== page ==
He, immediately after, goes on in the same legal jargon to say,—
- our high-plac'd Macbeth Shall live the lease of nature.”
But, unluckily for Macbeth, the lease contained no covenants for title or quiet enjoyment :—there were likewise forfeitures to be incurred by the tenant,—with a clause of re-entry,—and consequently he was speedily ousted. *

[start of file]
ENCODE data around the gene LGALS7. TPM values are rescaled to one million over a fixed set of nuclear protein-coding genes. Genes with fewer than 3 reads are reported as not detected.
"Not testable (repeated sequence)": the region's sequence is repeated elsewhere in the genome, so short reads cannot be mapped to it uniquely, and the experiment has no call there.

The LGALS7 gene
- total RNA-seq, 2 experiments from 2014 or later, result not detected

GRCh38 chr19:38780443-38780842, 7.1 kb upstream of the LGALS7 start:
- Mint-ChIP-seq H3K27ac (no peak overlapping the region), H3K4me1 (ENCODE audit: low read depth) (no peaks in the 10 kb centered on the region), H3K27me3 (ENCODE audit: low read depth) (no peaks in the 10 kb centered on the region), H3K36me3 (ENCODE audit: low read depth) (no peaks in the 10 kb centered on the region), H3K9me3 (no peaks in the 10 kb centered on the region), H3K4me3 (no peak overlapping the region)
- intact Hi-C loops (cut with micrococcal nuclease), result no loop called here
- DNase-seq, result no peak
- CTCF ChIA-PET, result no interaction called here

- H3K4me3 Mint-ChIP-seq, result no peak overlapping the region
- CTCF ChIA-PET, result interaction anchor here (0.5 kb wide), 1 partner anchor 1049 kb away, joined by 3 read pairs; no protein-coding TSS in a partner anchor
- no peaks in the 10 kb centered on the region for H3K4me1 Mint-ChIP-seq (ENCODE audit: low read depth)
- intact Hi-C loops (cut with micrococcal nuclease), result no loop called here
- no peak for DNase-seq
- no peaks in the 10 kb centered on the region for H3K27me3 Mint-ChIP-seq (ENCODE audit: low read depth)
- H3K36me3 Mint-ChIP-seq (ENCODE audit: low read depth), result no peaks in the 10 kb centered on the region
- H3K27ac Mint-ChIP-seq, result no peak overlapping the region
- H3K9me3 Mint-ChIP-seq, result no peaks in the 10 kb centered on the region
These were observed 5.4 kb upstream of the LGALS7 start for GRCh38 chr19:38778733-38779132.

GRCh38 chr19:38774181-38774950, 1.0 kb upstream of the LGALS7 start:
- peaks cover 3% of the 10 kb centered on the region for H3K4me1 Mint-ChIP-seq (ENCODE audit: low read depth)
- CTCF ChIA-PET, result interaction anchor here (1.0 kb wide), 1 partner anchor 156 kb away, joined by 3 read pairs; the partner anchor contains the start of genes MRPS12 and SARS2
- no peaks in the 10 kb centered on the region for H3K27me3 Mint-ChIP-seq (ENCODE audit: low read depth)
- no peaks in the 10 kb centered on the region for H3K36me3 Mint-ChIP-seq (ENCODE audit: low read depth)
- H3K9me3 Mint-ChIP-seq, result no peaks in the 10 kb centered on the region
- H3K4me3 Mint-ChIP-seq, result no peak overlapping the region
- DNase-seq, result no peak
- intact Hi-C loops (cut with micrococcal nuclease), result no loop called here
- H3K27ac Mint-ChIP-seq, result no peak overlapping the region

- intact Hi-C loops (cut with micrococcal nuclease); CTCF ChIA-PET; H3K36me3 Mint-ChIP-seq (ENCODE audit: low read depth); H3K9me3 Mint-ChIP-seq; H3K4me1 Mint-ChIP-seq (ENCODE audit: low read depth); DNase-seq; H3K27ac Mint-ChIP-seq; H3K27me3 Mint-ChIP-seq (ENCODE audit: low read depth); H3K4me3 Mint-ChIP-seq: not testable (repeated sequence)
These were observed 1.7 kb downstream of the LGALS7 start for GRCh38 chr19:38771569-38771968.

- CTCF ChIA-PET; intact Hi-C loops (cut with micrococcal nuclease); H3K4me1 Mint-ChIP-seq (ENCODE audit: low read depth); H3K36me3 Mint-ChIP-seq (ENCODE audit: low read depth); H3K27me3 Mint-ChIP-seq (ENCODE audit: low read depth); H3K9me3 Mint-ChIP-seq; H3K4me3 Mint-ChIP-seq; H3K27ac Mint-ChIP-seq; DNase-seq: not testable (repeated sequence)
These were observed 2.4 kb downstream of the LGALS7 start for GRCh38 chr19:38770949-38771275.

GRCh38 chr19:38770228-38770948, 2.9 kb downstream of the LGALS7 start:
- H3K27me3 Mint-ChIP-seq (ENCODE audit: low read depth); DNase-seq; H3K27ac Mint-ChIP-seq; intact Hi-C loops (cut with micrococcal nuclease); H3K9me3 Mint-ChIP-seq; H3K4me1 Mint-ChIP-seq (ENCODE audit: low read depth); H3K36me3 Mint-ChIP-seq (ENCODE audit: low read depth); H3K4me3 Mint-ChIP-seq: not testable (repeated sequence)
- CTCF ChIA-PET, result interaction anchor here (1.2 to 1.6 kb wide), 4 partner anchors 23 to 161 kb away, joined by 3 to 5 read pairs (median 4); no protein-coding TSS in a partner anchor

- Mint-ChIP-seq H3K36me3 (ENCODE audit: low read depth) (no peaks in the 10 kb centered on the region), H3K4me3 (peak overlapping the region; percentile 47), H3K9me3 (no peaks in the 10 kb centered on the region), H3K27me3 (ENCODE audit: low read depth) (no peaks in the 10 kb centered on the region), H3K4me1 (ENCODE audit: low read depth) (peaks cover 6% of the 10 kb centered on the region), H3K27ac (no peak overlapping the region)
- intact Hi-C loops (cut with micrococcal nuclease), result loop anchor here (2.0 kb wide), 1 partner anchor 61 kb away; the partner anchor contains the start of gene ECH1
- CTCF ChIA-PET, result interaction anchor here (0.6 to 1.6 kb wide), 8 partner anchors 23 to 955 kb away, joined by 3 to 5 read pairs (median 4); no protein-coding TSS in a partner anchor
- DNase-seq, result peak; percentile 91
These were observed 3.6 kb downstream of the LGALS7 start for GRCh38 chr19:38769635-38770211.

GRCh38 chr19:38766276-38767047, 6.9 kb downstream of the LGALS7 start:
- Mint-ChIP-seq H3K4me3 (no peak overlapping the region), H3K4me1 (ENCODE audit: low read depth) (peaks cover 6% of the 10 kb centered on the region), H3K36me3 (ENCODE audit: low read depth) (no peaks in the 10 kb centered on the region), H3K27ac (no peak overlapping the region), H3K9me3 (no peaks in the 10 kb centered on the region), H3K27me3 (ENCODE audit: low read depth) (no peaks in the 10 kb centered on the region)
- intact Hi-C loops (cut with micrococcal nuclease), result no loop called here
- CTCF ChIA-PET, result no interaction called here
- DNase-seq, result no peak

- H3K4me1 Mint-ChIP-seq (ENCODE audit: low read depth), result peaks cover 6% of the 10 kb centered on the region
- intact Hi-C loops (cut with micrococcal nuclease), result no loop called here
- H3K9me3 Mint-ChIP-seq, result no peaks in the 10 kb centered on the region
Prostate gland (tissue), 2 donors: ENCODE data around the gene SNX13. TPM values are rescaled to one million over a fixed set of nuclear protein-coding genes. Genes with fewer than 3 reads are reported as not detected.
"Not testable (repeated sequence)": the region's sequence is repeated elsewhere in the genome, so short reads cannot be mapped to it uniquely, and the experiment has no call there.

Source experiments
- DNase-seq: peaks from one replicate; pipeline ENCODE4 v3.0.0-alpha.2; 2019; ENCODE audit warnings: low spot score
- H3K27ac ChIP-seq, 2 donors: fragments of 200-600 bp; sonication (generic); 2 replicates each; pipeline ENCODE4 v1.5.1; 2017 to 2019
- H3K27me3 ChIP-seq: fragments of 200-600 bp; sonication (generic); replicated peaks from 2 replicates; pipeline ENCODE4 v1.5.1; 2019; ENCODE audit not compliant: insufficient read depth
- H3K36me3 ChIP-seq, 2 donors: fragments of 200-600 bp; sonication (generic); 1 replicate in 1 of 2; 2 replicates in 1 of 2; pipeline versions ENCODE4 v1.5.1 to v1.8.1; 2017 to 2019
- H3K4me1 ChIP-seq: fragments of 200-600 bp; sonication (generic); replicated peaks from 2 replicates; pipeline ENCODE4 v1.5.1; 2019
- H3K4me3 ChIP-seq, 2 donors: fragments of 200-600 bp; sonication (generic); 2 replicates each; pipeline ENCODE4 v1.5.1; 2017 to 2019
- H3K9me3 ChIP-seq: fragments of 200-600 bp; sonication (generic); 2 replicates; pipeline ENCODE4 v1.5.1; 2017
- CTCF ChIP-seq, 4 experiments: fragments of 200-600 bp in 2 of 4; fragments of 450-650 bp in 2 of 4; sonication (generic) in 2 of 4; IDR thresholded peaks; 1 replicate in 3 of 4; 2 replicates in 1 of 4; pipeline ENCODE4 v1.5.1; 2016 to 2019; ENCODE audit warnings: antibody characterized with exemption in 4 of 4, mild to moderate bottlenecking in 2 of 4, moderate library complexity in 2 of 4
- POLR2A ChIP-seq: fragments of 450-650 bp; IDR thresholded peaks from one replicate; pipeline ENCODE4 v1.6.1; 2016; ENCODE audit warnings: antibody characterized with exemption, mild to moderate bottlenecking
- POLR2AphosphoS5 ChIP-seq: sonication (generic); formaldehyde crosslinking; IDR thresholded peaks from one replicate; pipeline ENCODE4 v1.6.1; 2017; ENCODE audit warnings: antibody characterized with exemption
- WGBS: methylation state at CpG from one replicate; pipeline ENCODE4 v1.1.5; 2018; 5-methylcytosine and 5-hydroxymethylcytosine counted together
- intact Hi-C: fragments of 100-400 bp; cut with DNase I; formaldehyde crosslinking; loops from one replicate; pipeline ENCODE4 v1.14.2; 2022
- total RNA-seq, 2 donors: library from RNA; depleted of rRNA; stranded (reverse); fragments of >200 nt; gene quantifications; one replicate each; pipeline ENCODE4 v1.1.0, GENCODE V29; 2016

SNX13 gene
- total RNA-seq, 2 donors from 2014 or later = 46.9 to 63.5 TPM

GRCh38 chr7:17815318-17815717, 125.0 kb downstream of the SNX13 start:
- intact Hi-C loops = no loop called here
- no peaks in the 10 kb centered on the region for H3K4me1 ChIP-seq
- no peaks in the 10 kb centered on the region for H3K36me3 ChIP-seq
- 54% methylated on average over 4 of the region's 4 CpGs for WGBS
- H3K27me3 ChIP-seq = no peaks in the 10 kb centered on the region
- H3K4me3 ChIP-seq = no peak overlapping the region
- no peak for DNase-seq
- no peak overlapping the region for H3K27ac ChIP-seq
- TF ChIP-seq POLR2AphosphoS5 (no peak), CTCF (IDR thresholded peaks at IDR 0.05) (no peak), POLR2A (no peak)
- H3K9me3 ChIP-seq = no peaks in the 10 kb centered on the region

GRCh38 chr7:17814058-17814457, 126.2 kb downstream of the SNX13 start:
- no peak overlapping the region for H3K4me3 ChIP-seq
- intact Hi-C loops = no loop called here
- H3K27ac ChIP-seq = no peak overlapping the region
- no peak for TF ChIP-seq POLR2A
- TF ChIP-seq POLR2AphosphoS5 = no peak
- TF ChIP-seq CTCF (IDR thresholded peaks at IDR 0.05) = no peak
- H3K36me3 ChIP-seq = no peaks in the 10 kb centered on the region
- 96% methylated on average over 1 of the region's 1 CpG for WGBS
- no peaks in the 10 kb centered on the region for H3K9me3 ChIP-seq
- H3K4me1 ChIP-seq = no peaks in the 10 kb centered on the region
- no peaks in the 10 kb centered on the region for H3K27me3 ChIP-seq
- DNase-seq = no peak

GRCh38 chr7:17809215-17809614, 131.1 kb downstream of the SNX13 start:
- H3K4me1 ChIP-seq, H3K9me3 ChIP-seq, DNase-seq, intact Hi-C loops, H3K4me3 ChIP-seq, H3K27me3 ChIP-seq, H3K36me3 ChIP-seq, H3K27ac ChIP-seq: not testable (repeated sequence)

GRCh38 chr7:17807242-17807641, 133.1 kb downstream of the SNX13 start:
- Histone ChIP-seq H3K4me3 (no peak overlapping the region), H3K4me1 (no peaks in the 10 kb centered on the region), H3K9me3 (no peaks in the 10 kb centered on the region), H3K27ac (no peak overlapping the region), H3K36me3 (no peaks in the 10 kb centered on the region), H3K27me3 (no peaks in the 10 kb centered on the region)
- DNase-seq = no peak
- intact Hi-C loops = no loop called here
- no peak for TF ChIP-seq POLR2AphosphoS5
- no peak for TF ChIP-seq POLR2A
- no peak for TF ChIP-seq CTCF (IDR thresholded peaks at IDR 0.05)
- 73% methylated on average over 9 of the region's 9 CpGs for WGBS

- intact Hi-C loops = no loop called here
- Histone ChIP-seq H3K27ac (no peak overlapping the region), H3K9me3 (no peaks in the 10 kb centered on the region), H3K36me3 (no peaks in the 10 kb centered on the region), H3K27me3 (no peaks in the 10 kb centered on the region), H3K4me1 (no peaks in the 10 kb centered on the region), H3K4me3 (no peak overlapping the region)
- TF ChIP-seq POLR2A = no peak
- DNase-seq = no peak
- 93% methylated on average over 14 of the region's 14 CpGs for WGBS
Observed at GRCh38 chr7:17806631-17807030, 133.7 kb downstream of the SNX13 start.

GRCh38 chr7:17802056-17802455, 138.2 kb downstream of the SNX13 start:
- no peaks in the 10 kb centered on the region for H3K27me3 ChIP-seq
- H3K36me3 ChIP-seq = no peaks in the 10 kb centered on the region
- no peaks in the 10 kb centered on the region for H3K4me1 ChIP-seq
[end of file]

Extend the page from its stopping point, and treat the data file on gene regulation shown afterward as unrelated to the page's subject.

In the very first scene of this play there is a striking instance of Shakespeare's proneness to legal phraseology :-where Iago, giving an explanation to Roderigo of the manner in which he had been disappointed in not obtaining the place of Othello's lieutenant, notwithstanding the solicitations in his favour of “ three great ones of the city,” says
* The lease frequently presents itself to Shakespeare's mind, as in ‘Richard III.,' Act iv. Sc. 4
Tell me what state, what dignity, what honour,
This is as clear a reference to leasing, as if he had said in full, “ demise, lease, grant and to farm let.”